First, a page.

Easing the Financial Burden of Golf: Part 2

Most of my fellow golfers are in or near retirement with grown children. They have quite a bit more extra time and disposable income than they did when they were my age. Younger golfers that are on their own must budget effectively to play and practice as much as possible without making it an unfair drain on the household budget.

6.     Consolidate – One year I got a membership at a decent course that was only 20 minutes from our home. It was a great course; the only real downside at the time was that there was no driving range. Also, the practice green barely sufficed – there was no real slope or undulation, no place from which to chip and pitch, and it was positioned in the main area outside of the pro shop so that people would constantly stop and make conversation with you and others disrupting practice time.

I dealt with it since a driving range had recently opened that was only about 5 minutes from our house. It cost a little extra money on top of our membership but it was usually empty and was close to home. I resolved to go there to work on my long game. The problem with this solution was that there was no real putting green for short game practice other than a cement slab that had been covered with fake grass from the hardware store.

I then began going to a course that we were former members of; the course itself wasn’t perfect but it had a marvelous practice putting green. It was large, sloped, positioned off the beaten path, and not used by many other people. I could do anything I wanted to do to practice my short game. And it was free!! The downside was that this was also 20 minutes from our home and in a different direction than our home course and they too had no driving range.

What a conundrum! I had a great and relatively inexpensive home course to play on. I also had a quiet driving range close to my home to work on my long game. I even had the ideal practice green to practice my short game. But none of these were in the same place! It got to the point where I couldn’t both play and practice all aspects of my game in the same day because it would involve too much driving. This was the primary reason for upgrading to a membership at a better club. Not only does it have a full 18 –holes of high quality golf but it has a world class practice facility with a fast and undulating green, sand trap, separate pitching tee box, and grass tee driving range.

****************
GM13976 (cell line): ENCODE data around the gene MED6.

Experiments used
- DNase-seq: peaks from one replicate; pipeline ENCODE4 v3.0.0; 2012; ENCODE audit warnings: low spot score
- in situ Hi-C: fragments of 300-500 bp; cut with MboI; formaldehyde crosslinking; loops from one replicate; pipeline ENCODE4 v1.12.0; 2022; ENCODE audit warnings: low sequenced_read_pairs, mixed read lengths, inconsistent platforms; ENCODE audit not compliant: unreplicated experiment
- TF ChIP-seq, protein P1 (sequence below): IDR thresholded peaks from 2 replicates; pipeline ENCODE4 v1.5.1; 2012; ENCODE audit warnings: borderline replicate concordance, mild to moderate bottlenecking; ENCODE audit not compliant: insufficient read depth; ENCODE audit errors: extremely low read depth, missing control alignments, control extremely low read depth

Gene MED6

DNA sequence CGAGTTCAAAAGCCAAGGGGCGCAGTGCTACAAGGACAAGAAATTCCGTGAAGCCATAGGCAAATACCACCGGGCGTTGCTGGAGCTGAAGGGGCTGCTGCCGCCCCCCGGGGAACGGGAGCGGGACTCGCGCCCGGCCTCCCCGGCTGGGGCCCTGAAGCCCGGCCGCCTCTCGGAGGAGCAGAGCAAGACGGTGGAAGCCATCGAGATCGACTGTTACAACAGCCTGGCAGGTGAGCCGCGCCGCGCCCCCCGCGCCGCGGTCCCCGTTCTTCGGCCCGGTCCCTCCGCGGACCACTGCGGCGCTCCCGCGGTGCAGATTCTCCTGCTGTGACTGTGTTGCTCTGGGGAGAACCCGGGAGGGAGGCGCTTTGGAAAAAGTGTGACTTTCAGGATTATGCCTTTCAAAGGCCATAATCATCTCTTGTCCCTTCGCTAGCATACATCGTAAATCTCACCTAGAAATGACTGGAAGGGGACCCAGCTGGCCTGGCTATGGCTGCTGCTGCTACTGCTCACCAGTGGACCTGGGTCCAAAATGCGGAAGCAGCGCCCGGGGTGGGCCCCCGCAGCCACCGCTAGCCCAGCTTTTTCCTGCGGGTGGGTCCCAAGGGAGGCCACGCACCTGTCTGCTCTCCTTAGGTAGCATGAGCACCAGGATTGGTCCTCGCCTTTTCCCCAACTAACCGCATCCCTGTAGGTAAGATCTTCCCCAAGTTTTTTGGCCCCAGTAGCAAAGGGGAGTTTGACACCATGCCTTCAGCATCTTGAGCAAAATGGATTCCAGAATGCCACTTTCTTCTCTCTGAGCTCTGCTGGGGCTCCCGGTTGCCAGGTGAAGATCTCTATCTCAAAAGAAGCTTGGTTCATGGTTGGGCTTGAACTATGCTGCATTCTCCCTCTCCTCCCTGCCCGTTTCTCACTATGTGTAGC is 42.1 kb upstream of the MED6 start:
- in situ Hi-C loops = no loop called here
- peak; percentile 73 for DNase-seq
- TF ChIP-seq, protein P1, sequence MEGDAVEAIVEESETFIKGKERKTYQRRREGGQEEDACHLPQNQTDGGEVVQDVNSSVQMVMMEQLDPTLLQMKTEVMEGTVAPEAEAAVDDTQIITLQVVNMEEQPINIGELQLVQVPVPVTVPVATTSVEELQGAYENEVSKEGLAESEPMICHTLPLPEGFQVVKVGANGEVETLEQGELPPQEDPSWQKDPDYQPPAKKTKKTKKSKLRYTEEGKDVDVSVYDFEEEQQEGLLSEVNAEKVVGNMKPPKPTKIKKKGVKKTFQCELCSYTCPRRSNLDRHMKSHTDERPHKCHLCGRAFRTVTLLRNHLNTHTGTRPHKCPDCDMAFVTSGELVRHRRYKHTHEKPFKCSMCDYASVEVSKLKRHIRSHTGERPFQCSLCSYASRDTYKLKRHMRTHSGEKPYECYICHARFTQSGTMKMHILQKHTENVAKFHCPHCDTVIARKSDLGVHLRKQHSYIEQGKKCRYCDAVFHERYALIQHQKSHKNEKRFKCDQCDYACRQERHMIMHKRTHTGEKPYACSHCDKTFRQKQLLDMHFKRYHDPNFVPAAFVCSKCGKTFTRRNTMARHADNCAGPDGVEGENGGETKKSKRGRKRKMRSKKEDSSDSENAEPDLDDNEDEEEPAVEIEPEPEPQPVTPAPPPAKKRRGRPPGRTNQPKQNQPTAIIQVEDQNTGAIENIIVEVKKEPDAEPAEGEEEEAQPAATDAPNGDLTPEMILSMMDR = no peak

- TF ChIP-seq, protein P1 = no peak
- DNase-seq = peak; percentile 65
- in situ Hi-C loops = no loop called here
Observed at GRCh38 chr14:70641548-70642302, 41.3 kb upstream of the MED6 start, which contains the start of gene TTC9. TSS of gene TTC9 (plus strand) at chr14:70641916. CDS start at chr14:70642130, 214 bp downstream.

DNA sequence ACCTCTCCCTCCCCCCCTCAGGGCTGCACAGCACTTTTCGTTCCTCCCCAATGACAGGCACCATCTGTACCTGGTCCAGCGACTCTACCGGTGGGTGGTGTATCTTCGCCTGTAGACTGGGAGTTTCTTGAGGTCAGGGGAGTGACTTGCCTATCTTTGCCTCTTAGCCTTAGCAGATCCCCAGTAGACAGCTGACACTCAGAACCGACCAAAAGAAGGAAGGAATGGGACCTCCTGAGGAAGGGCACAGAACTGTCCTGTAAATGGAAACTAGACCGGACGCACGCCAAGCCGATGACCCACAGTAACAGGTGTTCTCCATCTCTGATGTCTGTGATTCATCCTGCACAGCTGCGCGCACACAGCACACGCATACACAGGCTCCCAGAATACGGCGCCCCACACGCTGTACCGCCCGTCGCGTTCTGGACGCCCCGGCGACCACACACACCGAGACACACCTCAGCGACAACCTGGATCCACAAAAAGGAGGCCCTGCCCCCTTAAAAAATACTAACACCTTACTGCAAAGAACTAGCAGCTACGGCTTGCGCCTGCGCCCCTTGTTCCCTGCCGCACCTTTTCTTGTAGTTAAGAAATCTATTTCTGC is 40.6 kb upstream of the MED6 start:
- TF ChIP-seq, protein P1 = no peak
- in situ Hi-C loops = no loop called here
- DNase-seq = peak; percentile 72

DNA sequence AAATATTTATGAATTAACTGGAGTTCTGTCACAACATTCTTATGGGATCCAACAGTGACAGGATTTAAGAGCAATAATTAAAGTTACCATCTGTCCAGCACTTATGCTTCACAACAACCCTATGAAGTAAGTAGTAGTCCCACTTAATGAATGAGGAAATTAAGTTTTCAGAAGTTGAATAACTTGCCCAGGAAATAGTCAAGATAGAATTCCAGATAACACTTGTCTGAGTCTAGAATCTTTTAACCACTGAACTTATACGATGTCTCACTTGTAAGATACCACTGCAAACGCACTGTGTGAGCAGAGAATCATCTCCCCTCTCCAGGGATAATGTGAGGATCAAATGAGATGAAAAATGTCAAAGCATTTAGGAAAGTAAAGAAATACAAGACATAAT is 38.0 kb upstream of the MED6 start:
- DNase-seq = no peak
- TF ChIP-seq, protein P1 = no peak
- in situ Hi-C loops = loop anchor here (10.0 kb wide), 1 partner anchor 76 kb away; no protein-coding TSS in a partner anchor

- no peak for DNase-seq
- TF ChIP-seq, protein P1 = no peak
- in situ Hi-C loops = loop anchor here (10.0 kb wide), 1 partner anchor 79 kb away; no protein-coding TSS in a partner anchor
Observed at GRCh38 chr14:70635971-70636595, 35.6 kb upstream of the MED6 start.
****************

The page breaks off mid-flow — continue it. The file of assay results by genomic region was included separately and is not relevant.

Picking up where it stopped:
Now I have one-stop shopping. I can go to the course and just play, or just practice, or play and still practice all three aspects of my game in the same session. This is what I mean when I say Consolidate. If you spread yourself too thin going between things there won’t be enough time and money left for you to actually do the work to get better.

7.     Make your clothes and shoes last – I am not willing to buy a brand new golf wardrobe at the beginning of each season. My collared shirts are a bit faded as are my black shorts. Thank goodness for spandex skorts, those things never fade or shrink. I also spent the first half of the season schlepping in my shoes from last year. If you make what you have last you can hold off on updating a bit longer.

8.     Join a league – Players in a league usually get reduced rates to play. My golf league is tremendously cost effective and affords rates at a bunch of different courses that I simply couldn’t get if I just walked on to play alone or with a friend.

9.     Snack before you go or bring your own snacks – When I play with my little boy a few snacks for the round are an absolute must. When I’m alone it is easy enough to gnarf down an apple or a banana between holes or at the turn. I often have extra granola bars in my golf bag in case I get hungry on the course and didn’t want to eat the overpriced food that is unhealthy anyway.

10.    Practice at home – I can’t always get to the course; its 20 min away and I am a stay-at-home mommy. When I need to practice I will put on the carpet or hit balls into a net in my yard while my little boy sleeps. Not only does this work great to save on travel costs but it’s also one of the best solutions for inclement weather.

Last but not least, remember it is all about priorities. You may decide that golf is not worth scrimping and saving during those few precious years when your children are young. You may also decided that kids are kids and they won’t care one hoot what brand diapers they are wearing or if the clothes they wear to romp around in the sandbox have designer labels. My advice is to do the best you can to keep golf a part of your life. More than likely the few minor sacrifices will be more than worth it.♣

Read: Easing the Financial Burden of Golf – Part 1